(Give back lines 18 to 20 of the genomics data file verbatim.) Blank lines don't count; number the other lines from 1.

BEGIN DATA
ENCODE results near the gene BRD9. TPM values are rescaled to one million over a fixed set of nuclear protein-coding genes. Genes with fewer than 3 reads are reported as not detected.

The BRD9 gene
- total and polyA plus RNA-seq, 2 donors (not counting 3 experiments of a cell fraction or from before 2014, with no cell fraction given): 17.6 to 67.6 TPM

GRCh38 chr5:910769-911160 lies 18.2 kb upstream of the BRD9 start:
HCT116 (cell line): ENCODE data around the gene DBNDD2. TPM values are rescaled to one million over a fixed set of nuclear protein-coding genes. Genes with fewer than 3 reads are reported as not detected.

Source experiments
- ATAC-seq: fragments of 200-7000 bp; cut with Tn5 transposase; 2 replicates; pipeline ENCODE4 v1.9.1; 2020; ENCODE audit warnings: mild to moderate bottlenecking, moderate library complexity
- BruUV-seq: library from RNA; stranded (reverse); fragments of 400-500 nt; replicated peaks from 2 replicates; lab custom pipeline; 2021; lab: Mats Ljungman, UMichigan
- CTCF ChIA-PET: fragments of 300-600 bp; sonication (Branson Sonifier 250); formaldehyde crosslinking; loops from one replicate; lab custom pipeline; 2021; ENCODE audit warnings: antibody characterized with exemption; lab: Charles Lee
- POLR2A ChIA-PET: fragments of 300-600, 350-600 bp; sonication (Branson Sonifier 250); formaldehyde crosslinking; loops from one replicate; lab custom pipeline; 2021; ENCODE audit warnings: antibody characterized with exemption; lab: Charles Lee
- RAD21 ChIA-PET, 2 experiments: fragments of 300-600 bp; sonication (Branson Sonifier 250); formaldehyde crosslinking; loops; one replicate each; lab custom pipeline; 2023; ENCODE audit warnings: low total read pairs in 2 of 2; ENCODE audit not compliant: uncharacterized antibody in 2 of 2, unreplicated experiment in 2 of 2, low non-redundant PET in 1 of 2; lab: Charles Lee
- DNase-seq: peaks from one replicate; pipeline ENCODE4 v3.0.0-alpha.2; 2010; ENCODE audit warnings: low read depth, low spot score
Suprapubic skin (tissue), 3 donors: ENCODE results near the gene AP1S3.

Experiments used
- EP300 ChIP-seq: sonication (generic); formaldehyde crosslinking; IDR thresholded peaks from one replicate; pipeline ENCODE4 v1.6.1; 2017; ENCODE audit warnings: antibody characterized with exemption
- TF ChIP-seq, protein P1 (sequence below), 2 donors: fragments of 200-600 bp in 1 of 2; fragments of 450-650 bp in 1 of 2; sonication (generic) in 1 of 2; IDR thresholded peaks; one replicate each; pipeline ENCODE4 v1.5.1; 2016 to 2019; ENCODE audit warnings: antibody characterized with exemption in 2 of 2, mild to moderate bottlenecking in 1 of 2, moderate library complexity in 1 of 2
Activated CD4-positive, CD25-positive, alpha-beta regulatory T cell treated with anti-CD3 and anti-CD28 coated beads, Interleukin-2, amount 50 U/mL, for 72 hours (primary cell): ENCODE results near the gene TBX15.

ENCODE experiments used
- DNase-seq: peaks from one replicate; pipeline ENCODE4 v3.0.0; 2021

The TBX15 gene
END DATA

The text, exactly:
ENCODE experiments used
- DNase-seq: peaks from one replicate; pipeline ENCODE4 v3.0.0; 2021

The TBX15 gene